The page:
Terri Donlin Huesman, Osteopathic Heritage Foundations

How did you get involved in philanthropy and specifically in the field of health-focused philanthropy?

For nearly 20 years, I’ve had the privilege of working in health philanthropy focused on collaboration, partnership and measurable and sustainable improvements. While the Foundation structure has been in existence since the early 1960’s, owning and operating a hospital system, it was the 1998 hospital-system-asset sale that prompted the transition to a private Foundation with a mission to improve health and quality of life in central and southeastern Ohio. 

Prior to the asset sale, my responsibilities included fundraising and development activities to support the hospital’s community outreach and services. I then transitioned to focus on the development and implementation of the Foundation’s proactive grantmaking strategy and processes. Over the past decade, the field of philanthropy has evolved, including the advent of formal education programs, such as the Indiana University School of Philanthropy. These programs provide opportunities for professional development and training that are preparing the next generation of philanthropic and nonprofit leaders.  

How has working with the Appalachia Funders Network influenced or affected your work at the Osteopathic Heritage Foundations (OHF)?

As a relatively new member of both the Appalachia Funders Network and the Steering Committee, the group has extended a sincere welcome and it’s evident that the active membership is eager to positively impact the economic transition in a manner that is, among other things, thoughtful, inclusive, and intentional. So far, it’s been a great learning opportunity (and curve) getting to know all the foundations and providers working in Central Appalachia. There are a number of foundations investing in health and healthy food access in the region, which are priorities for OHF, and already we’ve shared resources and promising practices that have been successful in the region. I’m encouraged by the discussions and initiative surrounding the joint Food Systems Working Group with the Central Appalachian Network and how it could impact our efforts to improve the health and quality of life in the southeastern Ohio.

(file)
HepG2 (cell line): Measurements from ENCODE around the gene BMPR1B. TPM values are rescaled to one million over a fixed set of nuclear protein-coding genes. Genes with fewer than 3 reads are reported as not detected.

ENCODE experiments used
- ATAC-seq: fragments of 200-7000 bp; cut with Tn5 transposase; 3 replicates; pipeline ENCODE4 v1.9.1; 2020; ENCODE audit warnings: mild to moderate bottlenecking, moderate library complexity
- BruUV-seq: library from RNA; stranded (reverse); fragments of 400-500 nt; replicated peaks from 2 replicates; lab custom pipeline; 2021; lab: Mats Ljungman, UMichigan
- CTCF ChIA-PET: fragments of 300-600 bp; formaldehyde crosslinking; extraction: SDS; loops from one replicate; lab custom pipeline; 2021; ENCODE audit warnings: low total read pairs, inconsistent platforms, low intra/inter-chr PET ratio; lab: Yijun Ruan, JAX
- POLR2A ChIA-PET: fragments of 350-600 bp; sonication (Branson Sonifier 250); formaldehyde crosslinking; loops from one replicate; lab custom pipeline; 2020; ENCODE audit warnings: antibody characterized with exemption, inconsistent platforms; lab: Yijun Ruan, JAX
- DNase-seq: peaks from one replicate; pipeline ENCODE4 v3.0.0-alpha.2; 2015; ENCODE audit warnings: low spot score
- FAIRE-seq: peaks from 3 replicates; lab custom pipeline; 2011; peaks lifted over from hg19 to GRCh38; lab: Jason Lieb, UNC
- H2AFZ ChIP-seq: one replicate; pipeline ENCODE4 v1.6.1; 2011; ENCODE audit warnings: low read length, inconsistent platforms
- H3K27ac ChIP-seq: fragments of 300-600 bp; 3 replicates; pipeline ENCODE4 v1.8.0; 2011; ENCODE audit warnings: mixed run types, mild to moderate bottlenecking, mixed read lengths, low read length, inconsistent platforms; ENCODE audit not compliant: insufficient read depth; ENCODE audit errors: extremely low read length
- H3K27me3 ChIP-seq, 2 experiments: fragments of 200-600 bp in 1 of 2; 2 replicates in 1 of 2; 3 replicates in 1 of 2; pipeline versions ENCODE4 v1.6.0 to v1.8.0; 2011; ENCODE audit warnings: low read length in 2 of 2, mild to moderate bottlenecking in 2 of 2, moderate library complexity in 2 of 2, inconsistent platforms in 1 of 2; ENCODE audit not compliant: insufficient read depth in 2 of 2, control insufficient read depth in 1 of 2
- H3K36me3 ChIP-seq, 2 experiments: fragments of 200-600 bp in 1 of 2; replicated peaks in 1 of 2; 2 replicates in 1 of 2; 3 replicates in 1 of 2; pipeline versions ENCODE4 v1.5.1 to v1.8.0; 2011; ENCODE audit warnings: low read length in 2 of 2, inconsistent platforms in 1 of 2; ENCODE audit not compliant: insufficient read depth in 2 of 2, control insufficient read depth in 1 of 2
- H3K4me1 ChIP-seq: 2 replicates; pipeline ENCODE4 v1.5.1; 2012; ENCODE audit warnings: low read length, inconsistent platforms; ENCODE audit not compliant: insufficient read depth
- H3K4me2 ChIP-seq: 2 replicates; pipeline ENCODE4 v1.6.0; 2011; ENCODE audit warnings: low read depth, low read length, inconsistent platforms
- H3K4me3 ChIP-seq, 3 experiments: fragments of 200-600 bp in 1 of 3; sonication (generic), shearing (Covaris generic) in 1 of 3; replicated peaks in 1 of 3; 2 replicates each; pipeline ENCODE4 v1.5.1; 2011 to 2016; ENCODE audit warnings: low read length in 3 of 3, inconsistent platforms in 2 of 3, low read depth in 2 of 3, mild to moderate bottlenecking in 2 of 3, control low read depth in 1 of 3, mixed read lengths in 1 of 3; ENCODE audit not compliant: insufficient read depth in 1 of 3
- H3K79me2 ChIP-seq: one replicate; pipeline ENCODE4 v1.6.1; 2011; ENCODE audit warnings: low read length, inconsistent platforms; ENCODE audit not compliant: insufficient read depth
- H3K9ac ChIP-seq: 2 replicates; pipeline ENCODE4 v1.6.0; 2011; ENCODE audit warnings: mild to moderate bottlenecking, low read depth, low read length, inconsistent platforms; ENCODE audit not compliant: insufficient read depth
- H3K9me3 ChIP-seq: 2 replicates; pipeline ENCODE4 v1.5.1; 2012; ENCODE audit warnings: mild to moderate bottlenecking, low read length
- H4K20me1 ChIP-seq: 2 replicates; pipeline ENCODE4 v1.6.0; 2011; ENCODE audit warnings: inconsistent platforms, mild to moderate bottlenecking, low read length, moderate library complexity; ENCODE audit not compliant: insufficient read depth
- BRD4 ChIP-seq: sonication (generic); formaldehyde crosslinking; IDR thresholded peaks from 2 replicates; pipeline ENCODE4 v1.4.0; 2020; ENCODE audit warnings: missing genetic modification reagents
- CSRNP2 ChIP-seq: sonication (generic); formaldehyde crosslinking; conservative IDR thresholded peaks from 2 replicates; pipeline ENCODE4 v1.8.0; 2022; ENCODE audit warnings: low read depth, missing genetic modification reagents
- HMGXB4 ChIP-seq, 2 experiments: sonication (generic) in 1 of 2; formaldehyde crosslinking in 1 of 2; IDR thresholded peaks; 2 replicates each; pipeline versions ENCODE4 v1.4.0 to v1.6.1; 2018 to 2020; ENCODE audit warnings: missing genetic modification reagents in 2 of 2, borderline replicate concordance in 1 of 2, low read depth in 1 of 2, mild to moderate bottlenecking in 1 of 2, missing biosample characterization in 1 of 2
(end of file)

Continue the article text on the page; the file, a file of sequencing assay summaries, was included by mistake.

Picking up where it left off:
What opportunities do you see for philanthropy to influence large scale change?

Philanthropy has a great opportunity to listen and respond to the needs of the communities they serve, to think in innovative ways, and impact change on a larger level. From the perspective of the Network, large scale change happens when multiple sectors are actively involved and share the vision of change. The Network has structured itself to include strategic partnerships with different sectors, including private and community foundations, government agencies, and banks. Their collective voice influences a greater number of people and organizations to positively impact change. For funders like OHF, whose focus in health aligns with many of the Network’s objectives, all our collective work will be elevated and more effective.

When you think more broadly about your role in philanthropy, where do you look for inspiration?

The essence of our work is about improving the lives of vulnerable and underserved populations in central and southeastern Ohio. For me, inspiration comes from the direct interactions with providers and the clients they serve – getting out into the region. It’s an honor and a privilege knowing that we’ve had a small part in making the region a better place to live, work and raise a family. 

What do you like to do in your free time?

This time of year, anything outside! My husband, Tom, and I have been taking advantage of the many activities in downtown Columbus and weekend travel to visit friends and family. While at home, we love to cook and are always looking for new grilling ideas. I’ve taken up tennis this summer – trying to master the technique, finesse and strategy (which is no small task) – it’s been fun to play with new and old friends. Finally, our days are filled with an energetic and lovable 4-year-old cocker spaniel, Madaket.  Though her namesake comes from a small village on Nantucket, where Tom and I honeymooned, she was born in Appalachian Ohio!